National Institutes of Health Awards Clarkson University ESTEEMED Grant to Advance the Diversity of the Bioengineering Workforce
A new pathway for students to learn about bioengineering research is coming to Clarkson University.
Clarkson has been awarded $660,475 by the National Institute of Biomedical Imaging and Bioengineering of the National Institutes of Health as part of its Enhancing Science, Technology, Engineering, and Math Educational Diversity (ESTEEMED) Research Education Experiences program.
With this grant, the university will launch the Bioengineering Research Education to Accelerate Innovation in STEM (BOREALIS) Scholars program aimed at preparing a diverse cadre of students for careers in biomedical research. The program will be led by Associate Professor of Mechanical & Aerospace Engineering Laurel Kuxhaus, Assistant Professor of STEM Education, Melissa Richards, and Associate Professor Ali Boolani.
“This is a fantastic opportunity for students in the North Country to consider a career in biomedical research or bioengineering, and to learn how engineering skills can be used to directly improve quality of life for people in our regional community,” said Kuxhaus.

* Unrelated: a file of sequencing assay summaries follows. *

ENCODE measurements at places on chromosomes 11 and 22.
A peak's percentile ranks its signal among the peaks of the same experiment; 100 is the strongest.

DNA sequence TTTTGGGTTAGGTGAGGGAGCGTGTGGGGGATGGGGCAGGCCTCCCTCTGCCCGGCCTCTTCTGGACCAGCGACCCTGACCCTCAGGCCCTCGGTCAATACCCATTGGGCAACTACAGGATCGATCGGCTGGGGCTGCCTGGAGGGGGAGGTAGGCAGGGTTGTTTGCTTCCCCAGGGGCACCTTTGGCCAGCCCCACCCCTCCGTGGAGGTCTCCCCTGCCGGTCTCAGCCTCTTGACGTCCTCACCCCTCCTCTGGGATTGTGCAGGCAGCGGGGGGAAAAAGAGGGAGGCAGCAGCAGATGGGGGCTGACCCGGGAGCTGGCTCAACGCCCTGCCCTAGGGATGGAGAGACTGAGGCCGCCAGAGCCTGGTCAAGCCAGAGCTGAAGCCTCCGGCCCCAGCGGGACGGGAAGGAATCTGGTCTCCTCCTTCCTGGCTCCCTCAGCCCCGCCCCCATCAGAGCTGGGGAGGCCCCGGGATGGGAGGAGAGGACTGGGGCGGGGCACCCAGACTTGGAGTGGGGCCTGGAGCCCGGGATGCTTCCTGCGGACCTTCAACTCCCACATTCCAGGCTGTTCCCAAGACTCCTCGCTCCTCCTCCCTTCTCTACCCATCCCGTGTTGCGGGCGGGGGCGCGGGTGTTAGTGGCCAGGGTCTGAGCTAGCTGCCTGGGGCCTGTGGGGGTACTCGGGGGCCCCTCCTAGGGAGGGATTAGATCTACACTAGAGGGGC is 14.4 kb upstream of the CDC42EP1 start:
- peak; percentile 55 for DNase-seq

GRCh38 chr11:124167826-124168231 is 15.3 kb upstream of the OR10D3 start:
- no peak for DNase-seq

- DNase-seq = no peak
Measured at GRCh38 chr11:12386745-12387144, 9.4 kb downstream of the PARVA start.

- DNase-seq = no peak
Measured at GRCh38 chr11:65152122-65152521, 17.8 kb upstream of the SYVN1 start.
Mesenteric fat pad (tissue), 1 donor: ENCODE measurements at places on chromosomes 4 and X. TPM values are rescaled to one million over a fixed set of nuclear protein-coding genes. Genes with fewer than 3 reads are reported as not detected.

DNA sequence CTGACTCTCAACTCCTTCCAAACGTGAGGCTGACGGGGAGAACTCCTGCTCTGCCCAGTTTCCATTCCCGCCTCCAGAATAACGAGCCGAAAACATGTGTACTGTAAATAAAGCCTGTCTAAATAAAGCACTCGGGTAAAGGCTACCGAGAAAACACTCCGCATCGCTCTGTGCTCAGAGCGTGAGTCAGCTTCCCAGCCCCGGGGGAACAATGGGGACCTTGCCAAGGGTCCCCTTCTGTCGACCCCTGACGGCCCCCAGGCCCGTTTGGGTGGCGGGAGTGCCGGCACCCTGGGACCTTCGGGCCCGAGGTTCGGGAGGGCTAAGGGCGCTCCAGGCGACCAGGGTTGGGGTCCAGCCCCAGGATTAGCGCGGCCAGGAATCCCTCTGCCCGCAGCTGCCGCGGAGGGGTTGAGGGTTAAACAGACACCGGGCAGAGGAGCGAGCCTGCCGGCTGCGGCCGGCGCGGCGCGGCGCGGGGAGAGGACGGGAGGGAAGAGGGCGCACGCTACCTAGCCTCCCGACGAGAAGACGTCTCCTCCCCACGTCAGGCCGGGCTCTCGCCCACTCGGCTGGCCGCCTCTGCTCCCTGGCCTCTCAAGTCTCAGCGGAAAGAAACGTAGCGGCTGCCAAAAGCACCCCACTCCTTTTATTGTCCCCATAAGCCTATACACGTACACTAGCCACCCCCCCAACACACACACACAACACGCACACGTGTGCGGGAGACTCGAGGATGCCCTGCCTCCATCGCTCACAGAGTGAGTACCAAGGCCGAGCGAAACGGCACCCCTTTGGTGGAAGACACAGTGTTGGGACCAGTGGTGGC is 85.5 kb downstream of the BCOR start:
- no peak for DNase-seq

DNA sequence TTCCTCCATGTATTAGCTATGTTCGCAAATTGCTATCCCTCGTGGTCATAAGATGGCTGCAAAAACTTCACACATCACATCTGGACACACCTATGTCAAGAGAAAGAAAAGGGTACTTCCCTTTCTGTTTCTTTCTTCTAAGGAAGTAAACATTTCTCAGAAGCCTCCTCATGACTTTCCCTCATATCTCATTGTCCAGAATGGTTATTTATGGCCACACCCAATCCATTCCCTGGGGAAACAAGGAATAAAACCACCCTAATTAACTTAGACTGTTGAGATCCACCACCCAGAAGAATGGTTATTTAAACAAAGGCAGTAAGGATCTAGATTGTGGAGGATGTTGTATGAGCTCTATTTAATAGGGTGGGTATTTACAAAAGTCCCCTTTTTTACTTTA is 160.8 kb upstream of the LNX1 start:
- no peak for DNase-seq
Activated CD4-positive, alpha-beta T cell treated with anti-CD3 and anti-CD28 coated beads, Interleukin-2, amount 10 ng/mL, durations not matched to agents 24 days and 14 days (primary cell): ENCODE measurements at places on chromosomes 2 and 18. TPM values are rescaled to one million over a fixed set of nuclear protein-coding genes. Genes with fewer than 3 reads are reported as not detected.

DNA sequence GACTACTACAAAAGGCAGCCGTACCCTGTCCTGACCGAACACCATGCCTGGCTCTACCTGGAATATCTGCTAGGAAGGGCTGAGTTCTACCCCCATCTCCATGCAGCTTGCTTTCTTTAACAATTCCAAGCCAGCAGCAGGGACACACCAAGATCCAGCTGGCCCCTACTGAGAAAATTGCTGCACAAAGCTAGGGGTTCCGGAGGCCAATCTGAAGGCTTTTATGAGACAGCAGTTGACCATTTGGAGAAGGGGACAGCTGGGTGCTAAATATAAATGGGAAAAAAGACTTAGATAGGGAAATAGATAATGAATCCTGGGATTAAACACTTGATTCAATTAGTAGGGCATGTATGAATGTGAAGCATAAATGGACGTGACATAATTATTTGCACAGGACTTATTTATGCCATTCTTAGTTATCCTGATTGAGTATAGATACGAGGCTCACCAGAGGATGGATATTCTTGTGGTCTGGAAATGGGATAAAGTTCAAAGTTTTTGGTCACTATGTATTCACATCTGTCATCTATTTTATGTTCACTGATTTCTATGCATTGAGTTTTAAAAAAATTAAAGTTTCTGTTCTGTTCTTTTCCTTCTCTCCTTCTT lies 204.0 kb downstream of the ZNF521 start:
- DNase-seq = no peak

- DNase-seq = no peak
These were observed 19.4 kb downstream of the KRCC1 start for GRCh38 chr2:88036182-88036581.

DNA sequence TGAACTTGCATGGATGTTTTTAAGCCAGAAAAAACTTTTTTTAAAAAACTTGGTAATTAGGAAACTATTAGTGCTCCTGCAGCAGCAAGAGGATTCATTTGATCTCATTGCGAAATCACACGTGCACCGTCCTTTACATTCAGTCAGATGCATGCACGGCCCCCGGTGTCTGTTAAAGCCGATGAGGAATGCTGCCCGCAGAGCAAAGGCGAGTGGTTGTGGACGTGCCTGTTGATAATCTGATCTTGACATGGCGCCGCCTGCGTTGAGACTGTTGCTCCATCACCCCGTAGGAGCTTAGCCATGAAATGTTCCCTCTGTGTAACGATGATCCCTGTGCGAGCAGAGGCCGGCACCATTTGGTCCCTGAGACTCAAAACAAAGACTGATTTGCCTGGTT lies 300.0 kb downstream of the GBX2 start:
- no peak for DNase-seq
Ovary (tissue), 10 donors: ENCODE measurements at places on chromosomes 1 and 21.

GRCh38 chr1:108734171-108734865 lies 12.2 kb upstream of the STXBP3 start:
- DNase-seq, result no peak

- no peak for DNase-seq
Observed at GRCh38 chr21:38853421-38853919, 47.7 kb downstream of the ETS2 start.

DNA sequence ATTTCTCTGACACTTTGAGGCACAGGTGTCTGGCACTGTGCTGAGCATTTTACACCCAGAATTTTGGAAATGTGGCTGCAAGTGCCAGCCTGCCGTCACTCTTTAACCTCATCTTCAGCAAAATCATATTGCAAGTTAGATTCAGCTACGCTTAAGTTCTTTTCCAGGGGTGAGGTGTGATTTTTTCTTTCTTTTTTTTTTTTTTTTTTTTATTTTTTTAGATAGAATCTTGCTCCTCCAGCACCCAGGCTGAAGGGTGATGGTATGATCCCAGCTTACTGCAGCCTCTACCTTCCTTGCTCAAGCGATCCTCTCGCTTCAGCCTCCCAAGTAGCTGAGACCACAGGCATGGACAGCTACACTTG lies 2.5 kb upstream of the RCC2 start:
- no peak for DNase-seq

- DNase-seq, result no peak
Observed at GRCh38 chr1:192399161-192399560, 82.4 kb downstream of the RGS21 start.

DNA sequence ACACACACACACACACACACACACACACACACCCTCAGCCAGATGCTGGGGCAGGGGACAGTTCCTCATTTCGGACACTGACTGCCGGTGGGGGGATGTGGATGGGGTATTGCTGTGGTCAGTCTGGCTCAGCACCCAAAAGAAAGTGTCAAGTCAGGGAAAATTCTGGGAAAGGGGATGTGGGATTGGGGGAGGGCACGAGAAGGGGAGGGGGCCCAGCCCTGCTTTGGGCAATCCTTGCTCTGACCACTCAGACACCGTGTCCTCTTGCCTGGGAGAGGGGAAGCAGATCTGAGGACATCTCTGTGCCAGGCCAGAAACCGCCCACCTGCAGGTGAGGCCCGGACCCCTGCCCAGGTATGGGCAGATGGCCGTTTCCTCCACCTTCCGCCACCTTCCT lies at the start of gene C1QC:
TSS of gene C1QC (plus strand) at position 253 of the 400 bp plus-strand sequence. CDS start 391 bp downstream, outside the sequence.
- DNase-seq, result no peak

Three students per year will begin the program and will receive intensive mentoring, a hands-on introduction to laboratory research, and paid research experiences as first- and second-year undergraduate students. The BOREALIS Scholars Program will educate, encourage, and support the students to enter the bioengineering workforce by creating a pathway to bioengineering graduate study. Students will also be provided a series of educational experiences including a summer bridge program, first and second academic-year activities, and paid summer research experiences at the interface of engineering and medicine.
“A key strength of this program is that students will receive training in research methods from both a clinical and engineering perspective,” said Boolani. “This will prepare them to think holistically and develop practical solutions to real-world clinical problems.”
A distinguishing feature of the BOREALIS Scholars program will be comprehensive training on the science of effective mentoring in science, technology, engineering, and math (STEM) for both the students and mentors.
“This program will build upon Clarkson’s strong history of welcoming sociodemographically diverse students to campus and ensuring that they have the necessary mentoring support and engineering skills to pursue their life’s work. I look forward to working with these Scholars on campus,“ said Richards.